2023 GDP growth seen at 5.5 percent - PNB analyst

BY ED PAOLO SALTING

2023-01-25T08:00:00.0000000Z

2023-01-25T08:00:00.0000000Z

The Manila Times

https://manilatimes.pressreader.com/article/281848647730096

Business Times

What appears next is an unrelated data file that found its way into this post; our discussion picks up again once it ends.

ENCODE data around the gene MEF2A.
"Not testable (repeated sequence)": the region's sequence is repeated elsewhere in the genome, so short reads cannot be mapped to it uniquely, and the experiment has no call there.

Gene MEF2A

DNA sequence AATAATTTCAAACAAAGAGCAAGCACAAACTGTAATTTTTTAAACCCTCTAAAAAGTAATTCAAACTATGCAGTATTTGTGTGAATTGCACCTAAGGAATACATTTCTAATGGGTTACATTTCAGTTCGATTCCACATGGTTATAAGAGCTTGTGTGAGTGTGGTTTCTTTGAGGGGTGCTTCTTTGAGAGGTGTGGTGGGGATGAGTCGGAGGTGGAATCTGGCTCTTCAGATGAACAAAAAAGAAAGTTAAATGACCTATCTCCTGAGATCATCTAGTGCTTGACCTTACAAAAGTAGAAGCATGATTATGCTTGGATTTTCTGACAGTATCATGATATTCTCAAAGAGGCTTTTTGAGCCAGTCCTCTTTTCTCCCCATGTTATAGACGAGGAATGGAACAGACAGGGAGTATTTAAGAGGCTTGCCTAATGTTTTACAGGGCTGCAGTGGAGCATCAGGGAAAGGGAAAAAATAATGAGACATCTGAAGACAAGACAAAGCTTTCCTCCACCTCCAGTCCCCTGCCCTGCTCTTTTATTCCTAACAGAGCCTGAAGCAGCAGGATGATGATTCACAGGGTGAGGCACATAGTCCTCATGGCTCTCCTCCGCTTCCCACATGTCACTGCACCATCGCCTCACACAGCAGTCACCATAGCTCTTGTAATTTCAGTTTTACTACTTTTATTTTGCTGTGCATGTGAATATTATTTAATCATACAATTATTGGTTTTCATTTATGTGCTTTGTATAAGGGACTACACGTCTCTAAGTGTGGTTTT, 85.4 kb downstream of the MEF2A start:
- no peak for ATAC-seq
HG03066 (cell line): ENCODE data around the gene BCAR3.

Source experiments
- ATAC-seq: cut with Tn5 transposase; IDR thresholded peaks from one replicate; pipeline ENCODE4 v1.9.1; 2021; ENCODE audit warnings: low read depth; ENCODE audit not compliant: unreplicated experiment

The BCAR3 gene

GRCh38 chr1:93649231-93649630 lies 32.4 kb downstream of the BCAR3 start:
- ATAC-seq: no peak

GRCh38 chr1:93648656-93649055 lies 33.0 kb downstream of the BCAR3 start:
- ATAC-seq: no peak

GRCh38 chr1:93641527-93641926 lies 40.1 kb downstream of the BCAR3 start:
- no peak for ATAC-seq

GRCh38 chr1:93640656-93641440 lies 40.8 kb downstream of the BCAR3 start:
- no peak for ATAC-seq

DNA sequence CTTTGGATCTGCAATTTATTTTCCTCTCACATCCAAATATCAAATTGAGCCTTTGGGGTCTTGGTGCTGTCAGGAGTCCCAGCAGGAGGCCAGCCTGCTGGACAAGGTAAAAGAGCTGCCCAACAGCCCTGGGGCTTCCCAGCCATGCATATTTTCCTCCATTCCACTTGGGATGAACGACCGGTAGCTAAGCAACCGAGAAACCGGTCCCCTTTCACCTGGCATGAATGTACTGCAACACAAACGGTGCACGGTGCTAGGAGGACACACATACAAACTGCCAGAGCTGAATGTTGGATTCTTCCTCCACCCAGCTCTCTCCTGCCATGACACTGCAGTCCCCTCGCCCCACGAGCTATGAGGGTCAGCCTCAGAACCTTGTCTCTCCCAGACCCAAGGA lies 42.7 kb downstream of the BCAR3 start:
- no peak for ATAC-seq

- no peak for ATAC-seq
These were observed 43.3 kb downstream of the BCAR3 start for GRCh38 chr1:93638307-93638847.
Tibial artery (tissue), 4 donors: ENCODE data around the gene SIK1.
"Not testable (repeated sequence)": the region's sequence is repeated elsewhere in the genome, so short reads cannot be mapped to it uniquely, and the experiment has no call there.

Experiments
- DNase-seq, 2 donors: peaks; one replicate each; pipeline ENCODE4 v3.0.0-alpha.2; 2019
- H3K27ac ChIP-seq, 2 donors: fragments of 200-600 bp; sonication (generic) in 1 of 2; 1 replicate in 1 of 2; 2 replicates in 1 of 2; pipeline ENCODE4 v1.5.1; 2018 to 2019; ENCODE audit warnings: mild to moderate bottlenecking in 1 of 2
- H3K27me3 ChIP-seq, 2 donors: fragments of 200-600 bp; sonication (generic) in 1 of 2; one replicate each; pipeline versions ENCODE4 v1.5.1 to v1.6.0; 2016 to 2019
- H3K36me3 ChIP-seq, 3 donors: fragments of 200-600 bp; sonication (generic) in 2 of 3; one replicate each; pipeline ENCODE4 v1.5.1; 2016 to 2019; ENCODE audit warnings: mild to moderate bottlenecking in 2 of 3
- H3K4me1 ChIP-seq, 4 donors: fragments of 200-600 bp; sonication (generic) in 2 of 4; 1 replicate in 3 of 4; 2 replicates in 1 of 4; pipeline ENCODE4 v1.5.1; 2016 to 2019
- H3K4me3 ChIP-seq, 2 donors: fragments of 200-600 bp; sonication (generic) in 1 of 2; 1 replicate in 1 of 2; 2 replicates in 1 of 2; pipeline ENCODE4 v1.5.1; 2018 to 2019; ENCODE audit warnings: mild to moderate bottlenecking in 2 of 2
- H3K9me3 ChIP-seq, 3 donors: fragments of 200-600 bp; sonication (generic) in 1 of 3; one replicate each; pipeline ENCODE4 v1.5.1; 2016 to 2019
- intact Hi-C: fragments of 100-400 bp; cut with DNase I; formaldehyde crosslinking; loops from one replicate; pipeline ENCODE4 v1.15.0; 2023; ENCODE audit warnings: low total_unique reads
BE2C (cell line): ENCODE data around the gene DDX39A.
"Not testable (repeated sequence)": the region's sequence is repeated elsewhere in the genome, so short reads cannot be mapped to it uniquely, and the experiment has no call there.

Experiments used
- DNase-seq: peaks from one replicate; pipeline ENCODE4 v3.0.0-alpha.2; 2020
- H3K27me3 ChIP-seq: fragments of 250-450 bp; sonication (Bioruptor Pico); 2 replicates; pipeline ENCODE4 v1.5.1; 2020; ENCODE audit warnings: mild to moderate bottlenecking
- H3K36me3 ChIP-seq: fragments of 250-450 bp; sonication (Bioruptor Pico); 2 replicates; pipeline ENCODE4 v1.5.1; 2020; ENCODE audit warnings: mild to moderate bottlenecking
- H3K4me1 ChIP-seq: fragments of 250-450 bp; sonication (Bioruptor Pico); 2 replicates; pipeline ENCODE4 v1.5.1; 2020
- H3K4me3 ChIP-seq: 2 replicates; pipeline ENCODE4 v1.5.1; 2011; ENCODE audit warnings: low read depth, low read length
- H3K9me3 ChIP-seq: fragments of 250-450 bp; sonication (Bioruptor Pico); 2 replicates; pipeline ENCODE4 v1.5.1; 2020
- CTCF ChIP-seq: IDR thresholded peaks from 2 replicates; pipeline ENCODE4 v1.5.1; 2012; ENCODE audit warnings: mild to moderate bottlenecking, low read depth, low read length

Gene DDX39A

THE country’s gross domestic product (GDP) will reach 5.5 percent this year, according to an analyst, or slower compared to the expected 7.5 percent for 2022. During the British Chamber of Commerce of the Philippines Philippine Economic Outlook for 2023 on Tuesday, Alvin Arogo, Philippine National Bank vice president and research division head, said that this will be mostly caused by the weakening of consumers’ purchasing power, dampening of capital formation due to high interest rates and minimal increase in government expenditures. “For GDP one surprise, I think, is that last year, our revenge spending was stronger than expected. So, although we are expecting and most other economists are expecting that when the government analyzes the GDP number on Thursday (Jan. 26, 2022), it will be around 7.5 percent,” Arogo said. “For this year, however, we are expecting growth to be slower, at about 5.5 percent.” “This is because of three things: Firstly, the consumers’ pandemic savings all being used in 2022, meaning the high prices of goods can no longer be ignored by them; secondly, interest rates are going up starting with the policy rates, which will translate to higher borrowing costs for the government as well as most corporations; lastly, the approved national budget in terms of the year 2023 is slower compared to 2022,” he added. Arogo said that the 7.5-percent projected growth for 2022 was not clearly in the picture at the start of that year, as most of the forecasts were actually lower, primarily during the Russian-Ukraine war. “The war between Russia [and] Ukraine caused a huge commodity spike, and a lot were fearful about how inflation will impact spending. For the Philippines, however, fortunately, it coincided with also the strong reopening of the economy, so at large, although no consumer would like prices to go up because there was so much pent-up demand,” Arogo noted. “This was ignored mostly, and that is why for me, this explains why you’re expecting a very strong economic growth number for 2022 and clearly, a lot of government officials have sounded the same during their economic briefings starting last week,” he added. “As for 2023, 5.5-percent growth is indeed slower in 2023, but this is still decent compared to what is expected in other countries.”

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